Tuesday, July 5, 2005

On the arrival of humans to North America

Ancient history like the question of "When did humans arrive in North America" seemed like a big yawner when I was in High School and College. But I since realized the importance of this question.

e.g. There's the quip that if you can control what people think about the past, you can control the future. Suppose human history contains much more than what we were told? And that by hiding the truth of human history, the ignorance of the people leads them to being more controllable?

But that's kind of far-fetched isn't it? Or is it? Is our current civilization, spanning back to the Babylonians, the only time when creatures on this planet were intelligent tool-using beings? Or was there a previous period of history when the creatures on the planet were just as "advanced" as we are now?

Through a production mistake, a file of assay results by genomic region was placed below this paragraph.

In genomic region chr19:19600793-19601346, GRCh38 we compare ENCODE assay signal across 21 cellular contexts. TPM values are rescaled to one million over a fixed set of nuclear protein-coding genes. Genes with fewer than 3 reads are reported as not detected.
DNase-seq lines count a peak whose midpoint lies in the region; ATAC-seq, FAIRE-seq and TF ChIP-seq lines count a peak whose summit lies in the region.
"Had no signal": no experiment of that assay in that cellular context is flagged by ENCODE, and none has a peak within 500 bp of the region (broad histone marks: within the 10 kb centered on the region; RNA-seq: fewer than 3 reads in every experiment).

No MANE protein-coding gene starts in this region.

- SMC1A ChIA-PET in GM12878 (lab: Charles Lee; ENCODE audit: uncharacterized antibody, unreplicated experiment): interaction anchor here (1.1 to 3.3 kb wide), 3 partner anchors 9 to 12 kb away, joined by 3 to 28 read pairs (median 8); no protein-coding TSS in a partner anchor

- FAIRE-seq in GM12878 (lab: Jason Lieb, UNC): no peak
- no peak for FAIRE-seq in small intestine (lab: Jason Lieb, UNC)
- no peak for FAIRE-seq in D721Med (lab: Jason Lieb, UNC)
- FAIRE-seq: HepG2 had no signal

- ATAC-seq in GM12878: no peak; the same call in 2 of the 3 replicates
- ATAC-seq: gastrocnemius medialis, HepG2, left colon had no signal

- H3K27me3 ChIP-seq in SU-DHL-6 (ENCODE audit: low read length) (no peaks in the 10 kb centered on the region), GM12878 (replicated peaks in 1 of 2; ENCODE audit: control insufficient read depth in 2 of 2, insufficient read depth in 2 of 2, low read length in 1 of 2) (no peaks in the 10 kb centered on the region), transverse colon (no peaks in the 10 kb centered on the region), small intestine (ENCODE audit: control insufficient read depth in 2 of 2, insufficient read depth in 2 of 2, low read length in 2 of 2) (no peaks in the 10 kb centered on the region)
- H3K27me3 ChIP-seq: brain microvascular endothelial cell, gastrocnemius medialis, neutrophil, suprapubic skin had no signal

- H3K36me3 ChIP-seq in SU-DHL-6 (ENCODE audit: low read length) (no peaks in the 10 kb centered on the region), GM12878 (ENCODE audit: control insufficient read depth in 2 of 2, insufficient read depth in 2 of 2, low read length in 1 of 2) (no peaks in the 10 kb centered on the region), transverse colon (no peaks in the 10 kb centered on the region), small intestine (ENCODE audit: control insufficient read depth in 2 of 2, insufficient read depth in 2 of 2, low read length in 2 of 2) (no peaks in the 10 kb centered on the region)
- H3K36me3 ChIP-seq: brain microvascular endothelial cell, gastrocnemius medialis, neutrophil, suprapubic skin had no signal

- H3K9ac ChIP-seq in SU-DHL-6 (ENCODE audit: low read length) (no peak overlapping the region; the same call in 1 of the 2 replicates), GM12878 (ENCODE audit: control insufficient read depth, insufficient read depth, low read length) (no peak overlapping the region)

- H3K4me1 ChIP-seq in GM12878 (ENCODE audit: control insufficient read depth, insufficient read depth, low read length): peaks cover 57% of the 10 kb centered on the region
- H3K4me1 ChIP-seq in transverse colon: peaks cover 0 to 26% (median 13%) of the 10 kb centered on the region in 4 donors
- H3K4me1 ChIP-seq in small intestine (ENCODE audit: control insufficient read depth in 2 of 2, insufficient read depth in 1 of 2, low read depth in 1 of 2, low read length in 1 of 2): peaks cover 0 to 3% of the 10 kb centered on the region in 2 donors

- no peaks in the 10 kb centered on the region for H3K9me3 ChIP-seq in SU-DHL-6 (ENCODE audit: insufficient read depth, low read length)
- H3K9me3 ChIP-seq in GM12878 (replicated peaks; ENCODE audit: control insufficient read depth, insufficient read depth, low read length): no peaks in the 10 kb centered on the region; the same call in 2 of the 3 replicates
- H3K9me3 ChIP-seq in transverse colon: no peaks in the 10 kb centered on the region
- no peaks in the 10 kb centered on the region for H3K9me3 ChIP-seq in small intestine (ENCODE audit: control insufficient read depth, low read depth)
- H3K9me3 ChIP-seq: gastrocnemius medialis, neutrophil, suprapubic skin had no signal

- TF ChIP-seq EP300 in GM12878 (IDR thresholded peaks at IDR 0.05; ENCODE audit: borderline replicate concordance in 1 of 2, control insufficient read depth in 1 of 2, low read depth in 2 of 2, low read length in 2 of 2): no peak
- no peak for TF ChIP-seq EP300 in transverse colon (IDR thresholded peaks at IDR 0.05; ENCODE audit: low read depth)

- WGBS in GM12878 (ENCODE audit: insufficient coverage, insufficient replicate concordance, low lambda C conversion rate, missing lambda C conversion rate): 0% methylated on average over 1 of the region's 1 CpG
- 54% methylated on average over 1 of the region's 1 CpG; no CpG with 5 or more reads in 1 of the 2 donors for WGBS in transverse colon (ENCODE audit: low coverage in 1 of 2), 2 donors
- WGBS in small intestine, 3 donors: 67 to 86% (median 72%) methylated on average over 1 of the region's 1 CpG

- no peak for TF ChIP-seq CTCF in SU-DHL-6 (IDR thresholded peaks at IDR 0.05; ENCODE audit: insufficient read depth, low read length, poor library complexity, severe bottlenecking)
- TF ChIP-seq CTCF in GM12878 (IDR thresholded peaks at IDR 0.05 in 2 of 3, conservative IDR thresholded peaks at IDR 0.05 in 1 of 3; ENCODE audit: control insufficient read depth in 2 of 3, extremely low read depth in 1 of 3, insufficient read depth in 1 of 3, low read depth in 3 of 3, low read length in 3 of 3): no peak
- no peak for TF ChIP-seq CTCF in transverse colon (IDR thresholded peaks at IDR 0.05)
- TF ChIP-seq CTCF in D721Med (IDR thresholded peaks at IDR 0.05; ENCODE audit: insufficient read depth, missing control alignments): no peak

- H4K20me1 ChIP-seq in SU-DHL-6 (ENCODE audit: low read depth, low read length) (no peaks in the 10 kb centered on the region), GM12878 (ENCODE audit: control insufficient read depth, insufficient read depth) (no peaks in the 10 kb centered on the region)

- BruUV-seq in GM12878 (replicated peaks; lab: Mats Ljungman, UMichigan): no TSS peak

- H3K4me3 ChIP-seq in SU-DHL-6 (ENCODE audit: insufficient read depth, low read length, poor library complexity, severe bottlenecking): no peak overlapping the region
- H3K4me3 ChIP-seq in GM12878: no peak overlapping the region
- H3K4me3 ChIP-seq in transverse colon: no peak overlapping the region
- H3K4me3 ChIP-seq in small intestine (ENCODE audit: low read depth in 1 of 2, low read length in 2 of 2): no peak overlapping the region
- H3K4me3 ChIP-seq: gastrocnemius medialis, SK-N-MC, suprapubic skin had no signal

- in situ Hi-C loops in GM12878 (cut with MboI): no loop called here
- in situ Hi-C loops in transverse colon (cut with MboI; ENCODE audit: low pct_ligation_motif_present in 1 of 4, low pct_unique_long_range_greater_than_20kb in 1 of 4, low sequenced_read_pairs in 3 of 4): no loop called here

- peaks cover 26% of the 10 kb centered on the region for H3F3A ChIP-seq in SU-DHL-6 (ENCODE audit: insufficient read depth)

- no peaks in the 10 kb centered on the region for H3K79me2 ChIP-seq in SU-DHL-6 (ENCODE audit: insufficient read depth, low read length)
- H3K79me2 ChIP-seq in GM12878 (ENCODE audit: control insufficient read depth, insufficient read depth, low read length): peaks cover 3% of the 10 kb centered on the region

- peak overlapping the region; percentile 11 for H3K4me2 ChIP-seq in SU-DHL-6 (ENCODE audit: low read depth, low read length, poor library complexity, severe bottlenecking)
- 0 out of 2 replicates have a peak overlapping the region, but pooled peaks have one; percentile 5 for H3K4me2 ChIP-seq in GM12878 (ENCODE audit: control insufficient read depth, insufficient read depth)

Footprints of 'first Americans' (By Paul Rincon, BBC News science reporter)

This story has nothing to do with the questions I raised above, except that it is documented proof (still to be validated, however) of human arrival well earlier than the currently prevailing theory. The prevailing theory is arrival across a land bridge in Siberia 11,000 years ago. However the article discusses a discovery of a footprint next to an old lakebed in Mexico that predates that by 30,000 years. Hmmm....

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